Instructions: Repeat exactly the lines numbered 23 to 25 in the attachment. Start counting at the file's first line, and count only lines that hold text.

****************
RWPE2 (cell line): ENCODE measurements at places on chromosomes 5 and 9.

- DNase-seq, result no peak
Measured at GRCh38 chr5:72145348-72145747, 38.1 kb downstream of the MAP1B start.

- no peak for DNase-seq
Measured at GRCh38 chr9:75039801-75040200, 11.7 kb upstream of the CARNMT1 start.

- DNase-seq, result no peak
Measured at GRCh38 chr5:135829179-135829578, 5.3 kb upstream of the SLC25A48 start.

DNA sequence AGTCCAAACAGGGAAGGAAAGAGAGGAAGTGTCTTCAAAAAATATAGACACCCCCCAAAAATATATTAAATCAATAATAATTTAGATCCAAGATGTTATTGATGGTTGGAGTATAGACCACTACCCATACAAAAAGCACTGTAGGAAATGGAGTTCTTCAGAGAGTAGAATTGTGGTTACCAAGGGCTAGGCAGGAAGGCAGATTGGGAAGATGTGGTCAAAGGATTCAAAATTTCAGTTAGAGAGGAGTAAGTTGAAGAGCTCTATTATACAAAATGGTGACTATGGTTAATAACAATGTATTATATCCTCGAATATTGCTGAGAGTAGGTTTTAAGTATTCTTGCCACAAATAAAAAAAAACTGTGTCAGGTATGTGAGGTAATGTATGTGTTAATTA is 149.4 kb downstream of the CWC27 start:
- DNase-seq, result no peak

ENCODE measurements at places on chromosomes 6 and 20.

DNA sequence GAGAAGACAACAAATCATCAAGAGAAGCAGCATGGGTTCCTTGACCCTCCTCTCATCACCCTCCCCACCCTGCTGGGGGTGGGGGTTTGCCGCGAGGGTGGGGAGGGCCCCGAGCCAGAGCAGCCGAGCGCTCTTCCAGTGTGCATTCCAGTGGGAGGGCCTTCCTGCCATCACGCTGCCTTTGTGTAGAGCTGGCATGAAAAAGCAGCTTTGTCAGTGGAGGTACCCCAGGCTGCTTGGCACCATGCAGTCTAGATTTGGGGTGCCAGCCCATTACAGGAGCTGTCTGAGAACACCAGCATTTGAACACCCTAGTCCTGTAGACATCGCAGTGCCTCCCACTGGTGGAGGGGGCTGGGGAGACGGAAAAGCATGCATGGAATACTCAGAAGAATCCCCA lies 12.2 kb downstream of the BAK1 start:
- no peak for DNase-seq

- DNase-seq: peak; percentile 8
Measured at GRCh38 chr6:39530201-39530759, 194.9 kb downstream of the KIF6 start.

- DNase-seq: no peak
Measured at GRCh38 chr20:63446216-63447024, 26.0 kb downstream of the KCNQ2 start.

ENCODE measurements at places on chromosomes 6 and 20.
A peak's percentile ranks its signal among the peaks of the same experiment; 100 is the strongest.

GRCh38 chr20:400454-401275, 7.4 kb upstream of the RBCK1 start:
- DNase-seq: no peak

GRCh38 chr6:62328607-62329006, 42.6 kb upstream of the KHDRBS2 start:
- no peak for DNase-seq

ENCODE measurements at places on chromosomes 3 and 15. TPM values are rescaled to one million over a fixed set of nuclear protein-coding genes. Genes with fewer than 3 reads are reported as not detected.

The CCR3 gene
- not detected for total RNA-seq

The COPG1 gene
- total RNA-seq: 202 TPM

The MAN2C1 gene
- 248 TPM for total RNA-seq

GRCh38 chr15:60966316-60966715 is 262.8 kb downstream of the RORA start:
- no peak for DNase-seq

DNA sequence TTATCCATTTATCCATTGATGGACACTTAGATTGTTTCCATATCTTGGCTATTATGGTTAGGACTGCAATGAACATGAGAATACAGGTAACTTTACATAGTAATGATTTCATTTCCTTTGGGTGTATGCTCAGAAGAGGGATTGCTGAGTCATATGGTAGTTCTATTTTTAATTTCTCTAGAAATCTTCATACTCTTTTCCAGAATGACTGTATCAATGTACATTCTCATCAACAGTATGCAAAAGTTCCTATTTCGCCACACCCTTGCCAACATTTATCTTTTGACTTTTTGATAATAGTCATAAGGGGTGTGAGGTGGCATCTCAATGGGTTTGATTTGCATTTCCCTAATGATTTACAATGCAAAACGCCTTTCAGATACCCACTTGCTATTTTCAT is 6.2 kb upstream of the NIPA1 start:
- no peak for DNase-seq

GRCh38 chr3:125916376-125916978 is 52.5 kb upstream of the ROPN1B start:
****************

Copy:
ENCODE measurements at places on chromosomes 3 and 15. TPM values are rescaled to one million over a fixed set of nuclear protein-coding genes. Genes with fewer than 3 reads are reported as not detected.

The CCR3 gene
- not detected for total RNA-seq